Digital Marketing Review


The Big Group has created the most amazing Oscar-related infographic EVER

Let’s start with something impressive. The guys at Big Group came up with something unbelievable, ‘The 2014 Oscars provided an ideal opportunity to create a piece of topical content that would engage our target market and demonstrate our approach to content marketing.’ So they created to ‘an infographic featuring every dress worn by winners of the Best Actress Oscar from 1929 – 2013.’

An infographic featuring EVERY dress worn by winners of the Best Actress Oscar from 1929 – 2013. wow.

Want to hear some numbers? ‘Seeding the infographic began on the Tuesday before the Oscars. By Wednesday it was featured on Cosmo, Grazia, Mail Online, Time Magazine, Huffington Post, the Washington Post, Elle, Marie Claire, Glamour, El Pais, La Republica, Neon & La Moda. 385 sites featured the infographic, with 170,000 visitors viewing our site over 5 days. It gained thousands of shares across social channels and at one stage was mentioned on twitter every 20 seconds. 170 countries referred traffic to our site and we estimate that it generated around 100 million views in total.’

UX and why ‘Users Don’t Care About Exploring Your Product

Once again, this is not fresh news, but it’s very interesting, so forgive me, I am just a sinner, not a pinner. It’s not even really digital marketing, either. Whatever. Laura Klein, Principal at Users Know & Author of UX for Lean Startups blogs about UX, Research, Product Management, and Lean Startup. This post is about your business, your products, and users. ‘Often, entrepreneurs ask me something to the effect of, “What’s the best way to let new users explore my product?”

My answer is almost always a variation of, “Stop it.” In order to be slightly more helpful, let’s look at why this is a terrible question.

Users Don’t Care About Exploring Your Product

Nobody cares about your product. Fundamentally, what users care about is themselves. They are using your product as a means to an end. We knew this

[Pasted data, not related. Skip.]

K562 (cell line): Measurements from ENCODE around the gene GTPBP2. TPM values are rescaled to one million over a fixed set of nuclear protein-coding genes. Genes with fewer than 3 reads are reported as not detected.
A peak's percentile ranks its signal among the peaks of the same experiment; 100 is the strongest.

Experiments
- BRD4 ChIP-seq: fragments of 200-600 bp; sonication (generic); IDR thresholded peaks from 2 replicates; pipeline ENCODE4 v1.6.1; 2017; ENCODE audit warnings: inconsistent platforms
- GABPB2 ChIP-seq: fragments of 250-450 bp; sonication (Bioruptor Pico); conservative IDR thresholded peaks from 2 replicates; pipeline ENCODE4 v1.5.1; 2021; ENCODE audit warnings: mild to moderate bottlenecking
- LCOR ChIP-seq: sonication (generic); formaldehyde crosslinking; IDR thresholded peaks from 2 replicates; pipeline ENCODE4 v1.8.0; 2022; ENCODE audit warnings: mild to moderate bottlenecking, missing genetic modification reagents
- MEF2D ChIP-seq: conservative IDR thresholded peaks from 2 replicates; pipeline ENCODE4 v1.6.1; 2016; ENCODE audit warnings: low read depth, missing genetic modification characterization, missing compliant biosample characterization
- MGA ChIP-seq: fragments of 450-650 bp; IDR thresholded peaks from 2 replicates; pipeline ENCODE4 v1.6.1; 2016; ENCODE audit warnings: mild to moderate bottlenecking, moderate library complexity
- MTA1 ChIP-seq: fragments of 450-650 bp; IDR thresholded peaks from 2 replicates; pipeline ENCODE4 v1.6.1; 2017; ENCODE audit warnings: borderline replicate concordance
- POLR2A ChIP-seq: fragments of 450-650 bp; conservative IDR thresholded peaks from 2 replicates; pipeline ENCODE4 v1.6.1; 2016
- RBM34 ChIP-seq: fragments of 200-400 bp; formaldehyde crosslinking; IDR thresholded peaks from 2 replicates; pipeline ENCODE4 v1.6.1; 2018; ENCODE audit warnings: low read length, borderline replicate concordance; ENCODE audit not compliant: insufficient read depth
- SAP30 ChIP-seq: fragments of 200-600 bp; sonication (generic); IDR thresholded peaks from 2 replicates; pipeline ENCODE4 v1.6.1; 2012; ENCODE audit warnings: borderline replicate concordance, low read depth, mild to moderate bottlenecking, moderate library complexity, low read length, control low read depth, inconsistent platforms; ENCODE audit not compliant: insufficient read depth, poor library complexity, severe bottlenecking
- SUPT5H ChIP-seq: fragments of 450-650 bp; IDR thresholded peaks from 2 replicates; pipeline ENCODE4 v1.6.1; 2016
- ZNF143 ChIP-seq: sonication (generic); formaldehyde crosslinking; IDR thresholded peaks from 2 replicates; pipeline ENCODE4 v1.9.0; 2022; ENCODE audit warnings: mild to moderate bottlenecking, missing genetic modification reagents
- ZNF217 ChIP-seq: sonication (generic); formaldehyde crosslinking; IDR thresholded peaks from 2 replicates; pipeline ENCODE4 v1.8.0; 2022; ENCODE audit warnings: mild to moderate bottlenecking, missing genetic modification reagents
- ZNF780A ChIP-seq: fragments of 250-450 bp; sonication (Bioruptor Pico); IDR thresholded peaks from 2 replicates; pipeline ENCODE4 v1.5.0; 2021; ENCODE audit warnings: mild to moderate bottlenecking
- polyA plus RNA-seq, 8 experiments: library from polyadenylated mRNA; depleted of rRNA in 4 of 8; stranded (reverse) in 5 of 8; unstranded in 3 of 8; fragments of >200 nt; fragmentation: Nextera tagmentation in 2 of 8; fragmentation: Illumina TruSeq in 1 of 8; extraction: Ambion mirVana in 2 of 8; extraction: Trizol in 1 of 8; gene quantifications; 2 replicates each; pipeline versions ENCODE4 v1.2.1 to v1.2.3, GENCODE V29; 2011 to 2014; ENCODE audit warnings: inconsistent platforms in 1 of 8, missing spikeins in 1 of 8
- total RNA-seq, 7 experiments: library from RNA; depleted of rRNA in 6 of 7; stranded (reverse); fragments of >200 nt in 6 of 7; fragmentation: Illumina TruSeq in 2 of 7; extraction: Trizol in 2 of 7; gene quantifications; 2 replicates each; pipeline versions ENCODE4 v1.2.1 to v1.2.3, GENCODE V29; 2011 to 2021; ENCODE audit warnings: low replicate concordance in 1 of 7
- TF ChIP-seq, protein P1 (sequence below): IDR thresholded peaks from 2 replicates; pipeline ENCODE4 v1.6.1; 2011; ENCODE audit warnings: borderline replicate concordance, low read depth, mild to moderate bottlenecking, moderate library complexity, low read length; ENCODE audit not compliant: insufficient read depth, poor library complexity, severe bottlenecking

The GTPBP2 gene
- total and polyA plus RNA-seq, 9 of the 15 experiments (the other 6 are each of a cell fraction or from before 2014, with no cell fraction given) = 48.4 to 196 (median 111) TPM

back in 1960 when Theodore Levitt explained that when customers buy quarter inch drills, they really are buying quarter inch holes.’ Read more here.

Fashion: the big Levi’s comeback

Let’s talk about fashion.

Very interesting article on BoF ‘Inside Levi’s Comeback Plans. Attacked from all sides by a surge of competitors, how is the 161-year-old pioneer of blue jeans reasserting itself?

‘“There are more denim brands born this century than in the previous 104 years,” said James Curleigh (or “JC”), global president of the Levi’s brand, sitting in a conference room at the company’s San Francisco headquarters. “All of a sudden, we get attacked by premium. All of a sudden, value and own-label and fast fashion come and try to take a piece of the business. Traditional competitors, like Wrangler and Lee, also wake up to a moment of denim growth,” he continued. “So, you’re getting attacked by premium, value, traditional and fast fashion.”’

Infographic: ‘Increase Retweets and Improve Engagement on Twitter With These 12 Tips

We know you like infographics, so here’s a tasty one for you, created by MDM and HubSpot. Increase Retweets and Improve Engagement on Twitter With These 12 Tips

Talking about Twitter

From DIGIDAY: ‘Despite skepticism, Twitter delivers for brands. ’Atlantic editor Derek Thompson meanwhile published a story on Monday about how Twitter is overrated for publishers. In it, he outlined how his own tweets receive a large amount of engagement on Twitter itself (in the forms of favorites and retweets), but a surprisingly low number of users click through to The Atlantic’s website to read the stories he tweets about.’

More here

Like rocket engines sounds? Check NASA’s account on SoundCloud

Are you now bored and want to listen to some rad tunes, let’s say rocket engines sounds? Check NASA’s account on SoundCloud:

Interactive Barbie is coming!

From Engadget: ‘Interactive Barbie is your kids’ future BFF